Ireland is on track to have one of the highest uptakes in the world for Covid-19 vaccines, according to State chief medical officer Tony Holohan.
Keeping clinical and public health voices “to the fore” during the pandemic has helped maintain the trust and confidence of people along with compliance with infection control measures, he said.
This was now “playing out” through encouragingly high levels of uptake for vaccines.
Some 3.1 million vaccine doses have been administered in the Republic, including 2.2 million first doses. Some 26 per cent of adults are fully vaccinated and 57 per cent have had a first dose, latest figures show.
Dr Holohan was speaking as the World Health Organisation (WHO) warned that insufficient numbers of people have been vaccinated in Europe to prevent a resurgence of the virus.
“While we should all recognise the progress made across most countries in the region, we must also acknowledge we are by no means out of danger,” said Hans Kluge, WHO’s regional director for Europe.
“Vaccination coverage is far from sufficient to protect the region from a resurgence. The distance to go before reaching at least 80 per cent coverage of the adult population is still considerable.”
Infections in the Republic are at their lowest rate since last December, with case numbers under 300 a day on Tuesday and Wednesday this week, officials told a briefing on Thursday.
HSE chief executive Paul Reid said this may be due to fewer people coming forward for testing over the bank holiday weekend and case numbers are likely to rise somewhat.
With many older people vaccinated, cases are increasingly arising among unvaccinated younger people. Last week 80 per cent of infections occurred in people aged 44 or younger.
The number of Covid-19 patients in hospital has fallen further to 70, including 23 in intensive care. The largest hospital in the State, St James’s in Dublin, had no coronavirus patients on Thursday, compared to a peak of up to 130 last January, a milestone Mr Reid hailed as “remarkable”.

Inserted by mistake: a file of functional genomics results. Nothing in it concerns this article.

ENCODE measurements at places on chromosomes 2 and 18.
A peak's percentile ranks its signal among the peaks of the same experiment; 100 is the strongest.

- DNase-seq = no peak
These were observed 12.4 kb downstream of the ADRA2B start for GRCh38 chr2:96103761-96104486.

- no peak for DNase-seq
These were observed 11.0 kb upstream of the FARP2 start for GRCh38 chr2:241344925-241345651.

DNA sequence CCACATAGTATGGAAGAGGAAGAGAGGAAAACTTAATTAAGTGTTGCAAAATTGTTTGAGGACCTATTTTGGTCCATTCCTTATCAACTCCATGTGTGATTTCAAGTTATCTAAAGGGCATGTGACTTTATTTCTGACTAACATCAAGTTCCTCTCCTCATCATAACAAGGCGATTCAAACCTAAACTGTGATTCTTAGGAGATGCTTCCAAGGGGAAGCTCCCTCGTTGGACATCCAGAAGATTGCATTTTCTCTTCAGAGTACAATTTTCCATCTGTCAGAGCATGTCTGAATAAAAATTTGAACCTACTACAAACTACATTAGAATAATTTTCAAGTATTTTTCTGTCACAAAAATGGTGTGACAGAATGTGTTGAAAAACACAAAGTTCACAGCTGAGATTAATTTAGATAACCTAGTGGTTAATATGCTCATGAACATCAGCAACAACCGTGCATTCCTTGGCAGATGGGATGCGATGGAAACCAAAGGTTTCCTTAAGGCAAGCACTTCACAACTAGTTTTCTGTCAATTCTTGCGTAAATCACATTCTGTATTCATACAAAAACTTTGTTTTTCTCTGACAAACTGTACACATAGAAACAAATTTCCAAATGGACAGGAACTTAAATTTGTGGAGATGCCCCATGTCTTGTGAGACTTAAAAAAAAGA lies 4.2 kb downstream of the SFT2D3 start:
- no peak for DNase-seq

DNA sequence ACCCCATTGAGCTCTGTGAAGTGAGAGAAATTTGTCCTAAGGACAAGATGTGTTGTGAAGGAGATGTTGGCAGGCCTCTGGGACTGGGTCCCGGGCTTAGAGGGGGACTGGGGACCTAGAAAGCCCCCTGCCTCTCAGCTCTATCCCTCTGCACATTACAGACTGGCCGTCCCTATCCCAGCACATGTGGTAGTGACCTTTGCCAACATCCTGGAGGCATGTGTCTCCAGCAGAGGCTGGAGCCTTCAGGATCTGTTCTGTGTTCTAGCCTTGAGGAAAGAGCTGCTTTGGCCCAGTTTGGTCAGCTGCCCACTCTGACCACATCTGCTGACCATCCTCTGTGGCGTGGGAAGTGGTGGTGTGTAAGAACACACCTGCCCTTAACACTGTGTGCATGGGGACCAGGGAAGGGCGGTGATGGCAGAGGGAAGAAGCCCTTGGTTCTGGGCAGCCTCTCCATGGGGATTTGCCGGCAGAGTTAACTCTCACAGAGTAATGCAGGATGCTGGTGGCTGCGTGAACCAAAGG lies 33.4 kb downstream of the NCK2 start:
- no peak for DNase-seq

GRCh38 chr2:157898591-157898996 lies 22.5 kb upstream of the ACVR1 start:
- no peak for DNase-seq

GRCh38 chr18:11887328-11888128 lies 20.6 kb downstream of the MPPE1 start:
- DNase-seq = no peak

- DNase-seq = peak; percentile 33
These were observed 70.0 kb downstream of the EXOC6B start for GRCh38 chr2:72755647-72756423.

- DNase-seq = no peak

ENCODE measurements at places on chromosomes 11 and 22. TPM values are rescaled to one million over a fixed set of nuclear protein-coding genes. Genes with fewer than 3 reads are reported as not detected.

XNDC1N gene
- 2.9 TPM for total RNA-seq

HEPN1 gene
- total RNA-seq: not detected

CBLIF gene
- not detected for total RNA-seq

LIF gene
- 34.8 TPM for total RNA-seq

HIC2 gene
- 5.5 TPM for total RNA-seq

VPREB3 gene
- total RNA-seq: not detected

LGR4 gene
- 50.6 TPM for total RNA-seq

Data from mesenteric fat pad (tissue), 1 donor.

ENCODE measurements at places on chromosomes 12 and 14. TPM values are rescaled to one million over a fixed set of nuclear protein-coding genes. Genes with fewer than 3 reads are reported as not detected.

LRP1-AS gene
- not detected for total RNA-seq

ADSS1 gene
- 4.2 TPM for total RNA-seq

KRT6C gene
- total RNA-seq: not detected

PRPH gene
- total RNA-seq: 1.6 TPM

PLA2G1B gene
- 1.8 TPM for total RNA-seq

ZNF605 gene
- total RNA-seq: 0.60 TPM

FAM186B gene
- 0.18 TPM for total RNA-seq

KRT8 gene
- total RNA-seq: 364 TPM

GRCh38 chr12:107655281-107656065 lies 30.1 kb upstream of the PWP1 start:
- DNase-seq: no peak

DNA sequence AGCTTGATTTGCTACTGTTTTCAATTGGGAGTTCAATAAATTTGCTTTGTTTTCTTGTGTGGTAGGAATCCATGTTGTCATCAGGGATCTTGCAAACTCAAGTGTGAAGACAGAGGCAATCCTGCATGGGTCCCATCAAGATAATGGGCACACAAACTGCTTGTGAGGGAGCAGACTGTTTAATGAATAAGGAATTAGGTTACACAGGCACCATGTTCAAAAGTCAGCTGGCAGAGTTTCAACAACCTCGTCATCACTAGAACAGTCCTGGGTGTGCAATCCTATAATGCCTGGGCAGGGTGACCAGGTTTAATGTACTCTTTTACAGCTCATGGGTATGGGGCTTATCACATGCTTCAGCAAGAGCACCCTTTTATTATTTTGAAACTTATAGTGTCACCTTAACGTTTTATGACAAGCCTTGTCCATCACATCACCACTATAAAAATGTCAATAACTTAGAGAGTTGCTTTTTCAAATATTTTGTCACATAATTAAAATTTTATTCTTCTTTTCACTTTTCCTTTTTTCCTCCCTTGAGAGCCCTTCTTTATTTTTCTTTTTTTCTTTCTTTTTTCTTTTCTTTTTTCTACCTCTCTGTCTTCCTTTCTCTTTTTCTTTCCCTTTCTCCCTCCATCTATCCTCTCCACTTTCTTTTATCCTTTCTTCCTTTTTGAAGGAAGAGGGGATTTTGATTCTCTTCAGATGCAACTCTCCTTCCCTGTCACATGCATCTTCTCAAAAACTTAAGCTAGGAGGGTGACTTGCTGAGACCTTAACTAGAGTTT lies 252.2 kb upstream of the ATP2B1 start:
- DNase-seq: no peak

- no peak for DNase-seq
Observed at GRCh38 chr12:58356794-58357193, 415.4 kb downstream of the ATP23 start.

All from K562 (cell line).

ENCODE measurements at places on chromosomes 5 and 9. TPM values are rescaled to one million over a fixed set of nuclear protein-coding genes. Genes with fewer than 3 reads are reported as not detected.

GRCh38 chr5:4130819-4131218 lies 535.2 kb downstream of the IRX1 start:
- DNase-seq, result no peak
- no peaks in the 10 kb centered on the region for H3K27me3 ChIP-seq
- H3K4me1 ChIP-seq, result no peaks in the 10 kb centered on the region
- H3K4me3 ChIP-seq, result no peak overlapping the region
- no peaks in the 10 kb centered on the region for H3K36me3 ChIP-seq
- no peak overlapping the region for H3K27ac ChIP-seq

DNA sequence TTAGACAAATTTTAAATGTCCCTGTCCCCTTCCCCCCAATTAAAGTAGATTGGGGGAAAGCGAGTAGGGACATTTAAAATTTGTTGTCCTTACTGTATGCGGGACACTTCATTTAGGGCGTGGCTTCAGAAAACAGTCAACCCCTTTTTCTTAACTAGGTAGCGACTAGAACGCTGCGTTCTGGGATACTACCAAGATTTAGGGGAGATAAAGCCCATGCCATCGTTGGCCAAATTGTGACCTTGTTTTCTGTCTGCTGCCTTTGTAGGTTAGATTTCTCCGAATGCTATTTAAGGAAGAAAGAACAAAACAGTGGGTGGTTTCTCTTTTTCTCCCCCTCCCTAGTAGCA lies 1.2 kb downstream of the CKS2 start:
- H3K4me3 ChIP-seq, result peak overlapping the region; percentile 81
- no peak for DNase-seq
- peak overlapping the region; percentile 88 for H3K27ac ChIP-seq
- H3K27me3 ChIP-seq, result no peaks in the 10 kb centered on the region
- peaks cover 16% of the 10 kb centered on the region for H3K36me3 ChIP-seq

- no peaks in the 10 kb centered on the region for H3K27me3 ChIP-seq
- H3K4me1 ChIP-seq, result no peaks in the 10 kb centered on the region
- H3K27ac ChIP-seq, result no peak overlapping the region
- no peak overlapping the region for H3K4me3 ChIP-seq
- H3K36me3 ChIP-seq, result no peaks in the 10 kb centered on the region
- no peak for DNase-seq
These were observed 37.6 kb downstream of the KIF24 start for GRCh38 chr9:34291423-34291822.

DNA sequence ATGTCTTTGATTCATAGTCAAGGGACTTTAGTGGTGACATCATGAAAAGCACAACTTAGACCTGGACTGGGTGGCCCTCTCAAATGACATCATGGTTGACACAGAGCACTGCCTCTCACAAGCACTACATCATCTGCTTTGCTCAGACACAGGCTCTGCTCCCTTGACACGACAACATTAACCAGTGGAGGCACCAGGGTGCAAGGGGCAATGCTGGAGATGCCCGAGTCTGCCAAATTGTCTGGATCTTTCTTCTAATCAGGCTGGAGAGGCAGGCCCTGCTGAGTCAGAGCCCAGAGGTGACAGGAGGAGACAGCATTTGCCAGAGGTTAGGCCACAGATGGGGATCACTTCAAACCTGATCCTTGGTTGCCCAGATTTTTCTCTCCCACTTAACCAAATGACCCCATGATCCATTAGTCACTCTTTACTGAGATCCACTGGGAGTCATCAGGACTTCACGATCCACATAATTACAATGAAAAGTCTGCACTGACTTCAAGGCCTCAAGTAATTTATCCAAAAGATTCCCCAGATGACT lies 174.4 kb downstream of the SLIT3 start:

New self-referral centres for testing people are to be opened by the Health Service Executive. Members of the public will be able to attend the centres without the need for referral by a GP.
There are at present only four such self-referral centres, which were opened in response to problems caused by the cyberattack on the HSE’s IT system.
On Thursday, Dr Holohan was awarded an honorary fellowship by the Royal College of Surgeons in Ireland (RCSI) in recognition of his "outstanding" leadership during the pandemic.
In brief remarks after receiving the award, he described the past 18 months as “a time like no other” that no one in public health could have predicted.
The pandemic has affected every facet of life and tested even the most basic assumptions about living, he said.
“The people of Ireland have consistently responded to our public health advice. They have stayed at home, worn masks, washed hands and kept social distance whenever we asked.
‘Remarkable levels of compliance’
“It’s easy to forget that we have had remarkable levels of compliance from the outset . . . only through such high compliance have we managed to suppress infections.”
Praising the “exemplary” public service of healthcare professionals during the crisis, he said the reality for staff now must be exhaustion from their efforts, along with frustration at the mounting challenge posed by non-virus care and the various challenges posed by “long Covid”.
As chief medical officer, Dr Holohan chairs the National Public Health Emergency Team that has directed much of Ireland’s response to the pandemic. He has become a familiar figure in the public eye through his televised appearances at the team’s regular briefings on the virus.
The handling of pandemic will serve as Dr Holohan's legacy, notwithstanding his previous contributions to Irish healthcare, according to RCSI president Ronan O'Connell.
“Putting public health first, Dr Holohan has been transparent from the start, providing clear information which inspired trust and cohesion among a great majority of Irish people.”
RCSI chief executive Cathal Kelly said that under the chief medical officer's stewardship, "early and decisive action was taken, putting Ireland in a stronger position to manage the first wave of the virus than our neighbours to the east and the west".
“Since then, as we have moved through three waves, Dr Holohan has been steadfast and consistent in putting the health of Irish people first,” added Prof Kelly.
He thanked Dr Holohan for his service to the country and “the outstanding example of public service and vocation he has shown for the healthcare leaders of the future”.
Dr Holohan was appointed deputy State chief medical officer in 2001. He became chief in 2001, just as a serious public health crisis was starting when potentially harmful dioxins were found in Irish pork.